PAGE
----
At one church, the service was exactly 60 minutes in length. It included all the usual elements of announcements, singing, prayer, offering, sermon, etc. As I sat there, though, I kept thinking to myself, “Something seems…off.” But I couldn’t tell what it was. Then it dawned on me: nobody had mentioned Jesus! (They didn’t even pray “in Jesus name.”) It wasn’t until 52 minutes into the service, at the tail end of the sermon, that the preacher added, “and that’s why God sent His Son.” (Thankfully, the pastor did say more about Christ after that. But I was wondering, “Man, what took you so long?!”)

Grant it, that may have been a once-in-a-year oddity. Who knows. I won’t condemn that church for such a small sample size. But may we never forget: Jesus is not only Lord of our universe, He is Lord of our worship services. Each week, we must pray to Jesus, sing to Jesus, read of Jesus, preach of Jesus, remember Jesus, and focus on Jesus. We should talk about Him so much that people will accuse of being “little Christs” – like they did at Antioch. As John said “He must increase” but we must decrease. (Spoken like a true “Baptist.”) It’s all about Him and our worship services should make that loud and clear.

That’s enough of the downs, here are some ups.


Up #1: The Symbolism

The Anglican and Lutheran churches were more liturgical than the Methodist. (In fact, the whole service at the Methodist church felt awfully Baptisty to me. Haha!) Beyond the formal order of service though, these two churches were clearly committed to using imagery, symbols, beauty, and art. And it wasn’t the kind of cheap, evangelical knock-off graphics that we see on mega church slides which are just tacky imitations of worldly entertainment. It was rich, thought-provoking, and beautiful.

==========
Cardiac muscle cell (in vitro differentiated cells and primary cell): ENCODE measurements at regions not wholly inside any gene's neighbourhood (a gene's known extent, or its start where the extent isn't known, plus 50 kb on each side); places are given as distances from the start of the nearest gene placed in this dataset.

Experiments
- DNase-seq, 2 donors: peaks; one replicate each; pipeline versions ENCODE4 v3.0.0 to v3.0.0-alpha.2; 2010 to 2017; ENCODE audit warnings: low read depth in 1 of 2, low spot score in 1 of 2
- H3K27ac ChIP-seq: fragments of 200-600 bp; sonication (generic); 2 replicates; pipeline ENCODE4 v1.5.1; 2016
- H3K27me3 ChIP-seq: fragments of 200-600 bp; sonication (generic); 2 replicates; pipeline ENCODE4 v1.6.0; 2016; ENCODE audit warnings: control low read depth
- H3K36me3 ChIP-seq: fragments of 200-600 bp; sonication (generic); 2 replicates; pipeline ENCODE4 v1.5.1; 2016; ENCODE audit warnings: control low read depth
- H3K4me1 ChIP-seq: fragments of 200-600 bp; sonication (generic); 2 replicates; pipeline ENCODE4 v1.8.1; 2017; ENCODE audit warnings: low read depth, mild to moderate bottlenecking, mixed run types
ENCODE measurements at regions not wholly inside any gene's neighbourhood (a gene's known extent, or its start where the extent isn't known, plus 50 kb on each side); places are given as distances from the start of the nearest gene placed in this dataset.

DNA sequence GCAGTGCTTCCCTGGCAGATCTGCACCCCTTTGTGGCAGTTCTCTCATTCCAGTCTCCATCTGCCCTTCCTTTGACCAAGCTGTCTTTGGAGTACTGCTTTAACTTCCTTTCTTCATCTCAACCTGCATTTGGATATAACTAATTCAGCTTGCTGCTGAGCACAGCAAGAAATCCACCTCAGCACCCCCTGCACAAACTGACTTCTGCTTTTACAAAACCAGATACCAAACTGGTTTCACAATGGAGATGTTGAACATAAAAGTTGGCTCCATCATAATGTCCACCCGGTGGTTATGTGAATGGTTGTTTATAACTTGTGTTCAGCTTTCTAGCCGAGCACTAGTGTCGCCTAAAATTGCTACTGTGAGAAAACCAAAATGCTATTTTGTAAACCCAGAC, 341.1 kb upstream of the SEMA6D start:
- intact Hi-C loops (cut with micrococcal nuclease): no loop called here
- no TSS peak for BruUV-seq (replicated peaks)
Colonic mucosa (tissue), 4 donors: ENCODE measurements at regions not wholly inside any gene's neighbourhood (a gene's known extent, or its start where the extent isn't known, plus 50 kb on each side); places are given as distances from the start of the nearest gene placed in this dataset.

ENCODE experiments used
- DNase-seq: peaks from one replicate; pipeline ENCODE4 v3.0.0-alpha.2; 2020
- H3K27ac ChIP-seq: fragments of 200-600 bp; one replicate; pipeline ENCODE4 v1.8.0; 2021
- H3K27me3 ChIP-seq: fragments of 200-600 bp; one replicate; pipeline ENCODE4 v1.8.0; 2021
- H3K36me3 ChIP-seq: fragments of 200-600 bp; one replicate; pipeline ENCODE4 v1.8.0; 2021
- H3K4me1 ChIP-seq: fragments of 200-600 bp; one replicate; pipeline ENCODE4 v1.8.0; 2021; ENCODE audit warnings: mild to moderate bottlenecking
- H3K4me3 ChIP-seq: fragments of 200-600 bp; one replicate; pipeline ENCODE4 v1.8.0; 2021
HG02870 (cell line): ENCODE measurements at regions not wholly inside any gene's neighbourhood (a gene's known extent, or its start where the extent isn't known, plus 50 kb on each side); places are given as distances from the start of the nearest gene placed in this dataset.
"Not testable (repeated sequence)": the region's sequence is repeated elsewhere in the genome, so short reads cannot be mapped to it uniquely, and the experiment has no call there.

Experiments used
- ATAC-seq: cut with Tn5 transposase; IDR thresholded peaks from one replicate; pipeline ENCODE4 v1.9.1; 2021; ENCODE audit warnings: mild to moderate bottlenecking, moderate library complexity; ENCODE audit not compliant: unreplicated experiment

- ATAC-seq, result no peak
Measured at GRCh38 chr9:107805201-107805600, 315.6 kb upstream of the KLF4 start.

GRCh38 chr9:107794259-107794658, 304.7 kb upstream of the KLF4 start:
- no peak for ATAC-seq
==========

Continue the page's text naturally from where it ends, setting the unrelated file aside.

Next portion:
The high ceilings made the worship feel transcendent. The kneeling added reverence. The bright colors signaled something of royalty and majesty. The golden crosses and Communion dishes seemed to say, “God deserves our best.” These were immersive worship services. Maybe we could learn a thing or two.

Some of my Baptist friends will dismiss all of this as “smells and bells,” but it was a great reminder to me that God made us to hear, see, touch, and taste. Not only that, but He has called us to love Him with all our heart, soul, mind, and strength. To see how other churches do that was a helpful. (But don’t worry, I won’t be wearing a robe anytime soon.)


Up #2: The Preaching

All three churches had a sermon. Each preacher read from and handled a text. One sermon was short (about 18 minutes). One was filled with personal stories. One even had a most memorable opening. (The preacher started by blurting out, “Happy Birthday!” to the church – since it was Pentecost Sunday.) I will say, though, that the sermon I heard in the Lutheran church was more Christ-centered and expository than many I’ve heard in Baptist churches. (In fact, I was so impressed by him, I have plans to meet him for coffee on Tuesday and get to know him better.)  If I may draw a conclusion from just one Sunday, it seems that these Methodist, Lutheran, and Anglican brothers agree with us that God’s people perish without God’s word. May we all continue to preach it faithfully!


With my experiment now over, it’s good to be home at Forest – where the hymns are familiar and the babies stay dry. But I will pray for these churches as they gather today too. I will repeat that prayer I often pray: “Lord, may the orthodox churches be strong, may the unorthodox ones be reformed, and may the heretical ones be closed.”